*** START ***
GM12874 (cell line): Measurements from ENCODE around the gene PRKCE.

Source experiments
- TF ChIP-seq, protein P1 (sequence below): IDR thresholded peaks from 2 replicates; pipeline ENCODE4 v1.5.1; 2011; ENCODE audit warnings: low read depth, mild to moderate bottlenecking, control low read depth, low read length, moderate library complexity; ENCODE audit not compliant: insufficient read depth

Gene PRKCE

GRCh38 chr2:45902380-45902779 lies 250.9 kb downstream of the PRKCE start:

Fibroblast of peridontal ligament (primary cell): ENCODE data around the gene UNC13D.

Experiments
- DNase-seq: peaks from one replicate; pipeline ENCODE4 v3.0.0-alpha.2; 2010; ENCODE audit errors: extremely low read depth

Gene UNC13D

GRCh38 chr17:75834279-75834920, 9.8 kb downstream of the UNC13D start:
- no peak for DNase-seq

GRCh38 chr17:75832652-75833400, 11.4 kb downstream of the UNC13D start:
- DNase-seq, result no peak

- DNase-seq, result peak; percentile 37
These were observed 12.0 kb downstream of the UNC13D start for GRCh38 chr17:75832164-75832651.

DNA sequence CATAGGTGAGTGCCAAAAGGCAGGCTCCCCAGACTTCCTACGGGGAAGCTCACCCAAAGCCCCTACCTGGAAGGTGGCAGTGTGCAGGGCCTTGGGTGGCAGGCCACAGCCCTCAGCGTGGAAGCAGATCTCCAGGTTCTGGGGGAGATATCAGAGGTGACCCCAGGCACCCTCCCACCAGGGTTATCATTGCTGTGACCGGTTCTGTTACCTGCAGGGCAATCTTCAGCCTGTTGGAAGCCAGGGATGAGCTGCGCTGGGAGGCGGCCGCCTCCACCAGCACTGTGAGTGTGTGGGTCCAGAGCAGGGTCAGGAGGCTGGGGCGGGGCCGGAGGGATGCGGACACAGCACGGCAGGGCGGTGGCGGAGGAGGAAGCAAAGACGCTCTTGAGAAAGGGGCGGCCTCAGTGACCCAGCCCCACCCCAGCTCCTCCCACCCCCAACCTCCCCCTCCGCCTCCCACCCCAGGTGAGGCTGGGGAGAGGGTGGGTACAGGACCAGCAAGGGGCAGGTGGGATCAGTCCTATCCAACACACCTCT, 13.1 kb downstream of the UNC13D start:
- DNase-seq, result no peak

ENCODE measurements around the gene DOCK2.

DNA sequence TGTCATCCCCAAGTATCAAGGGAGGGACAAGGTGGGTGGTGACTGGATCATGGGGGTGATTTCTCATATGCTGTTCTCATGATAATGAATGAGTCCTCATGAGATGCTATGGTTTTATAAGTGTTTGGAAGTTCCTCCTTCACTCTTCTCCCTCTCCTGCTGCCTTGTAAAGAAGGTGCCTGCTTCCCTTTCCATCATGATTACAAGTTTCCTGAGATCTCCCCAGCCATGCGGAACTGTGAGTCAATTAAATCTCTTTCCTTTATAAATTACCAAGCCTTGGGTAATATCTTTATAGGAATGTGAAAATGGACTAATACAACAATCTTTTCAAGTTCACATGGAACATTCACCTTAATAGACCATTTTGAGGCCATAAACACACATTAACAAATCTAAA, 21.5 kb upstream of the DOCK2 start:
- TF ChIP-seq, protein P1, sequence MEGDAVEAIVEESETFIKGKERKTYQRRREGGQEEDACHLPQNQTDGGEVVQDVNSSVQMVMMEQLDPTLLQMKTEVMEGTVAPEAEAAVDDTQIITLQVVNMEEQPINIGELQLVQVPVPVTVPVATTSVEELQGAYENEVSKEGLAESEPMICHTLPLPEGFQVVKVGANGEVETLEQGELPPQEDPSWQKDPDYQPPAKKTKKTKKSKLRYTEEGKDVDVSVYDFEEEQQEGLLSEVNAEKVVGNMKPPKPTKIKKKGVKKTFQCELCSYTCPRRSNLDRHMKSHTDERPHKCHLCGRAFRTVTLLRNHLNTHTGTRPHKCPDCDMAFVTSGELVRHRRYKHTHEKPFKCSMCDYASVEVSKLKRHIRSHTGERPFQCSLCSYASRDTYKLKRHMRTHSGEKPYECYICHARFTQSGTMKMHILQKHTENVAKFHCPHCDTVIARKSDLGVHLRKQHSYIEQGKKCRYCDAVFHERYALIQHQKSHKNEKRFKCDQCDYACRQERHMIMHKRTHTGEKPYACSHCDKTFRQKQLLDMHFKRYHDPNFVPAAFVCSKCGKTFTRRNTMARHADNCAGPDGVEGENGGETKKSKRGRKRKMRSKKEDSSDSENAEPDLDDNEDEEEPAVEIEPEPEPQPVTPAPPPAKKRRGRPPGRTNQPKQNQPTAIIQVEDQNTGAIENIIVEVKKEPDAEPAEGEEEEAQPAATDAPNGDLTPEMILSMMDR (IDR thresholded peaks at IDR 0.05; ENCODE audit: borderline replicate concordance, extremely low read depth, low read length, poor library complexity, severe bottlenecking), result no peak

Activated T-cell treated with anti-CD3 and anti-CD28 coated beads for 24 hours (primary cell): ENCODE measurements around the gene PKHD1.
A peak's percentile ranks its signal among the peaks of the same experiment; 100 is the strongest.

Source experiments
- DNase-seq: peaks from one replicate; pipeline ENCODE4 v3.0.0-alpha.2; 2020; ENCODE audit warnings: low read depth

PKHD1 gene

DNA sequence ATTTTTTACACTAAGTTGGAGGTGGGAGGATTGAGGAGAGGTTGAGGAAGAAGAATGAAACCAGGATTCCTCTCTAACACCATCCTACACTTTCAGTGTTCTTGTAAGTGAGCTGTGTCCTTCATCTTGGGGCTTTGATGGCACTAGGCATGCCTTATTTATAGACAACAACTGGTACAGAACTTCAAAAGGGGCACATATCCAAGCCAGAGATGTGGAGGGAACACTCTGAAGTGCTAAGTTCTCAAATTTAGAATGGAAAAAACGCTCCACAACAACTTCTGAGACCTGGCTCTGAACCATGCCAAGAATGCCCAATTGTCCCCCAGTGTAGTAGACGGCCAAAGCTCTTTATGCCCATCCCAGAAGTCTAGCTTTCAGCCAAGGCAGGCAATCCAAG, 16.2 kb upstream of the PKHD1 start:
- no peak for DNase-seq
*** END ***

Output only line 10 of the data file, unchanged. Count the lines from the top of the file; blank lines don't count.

GRCh38 chr17:75834279-75834920, 9.8 kb downstream of the UNC13D start: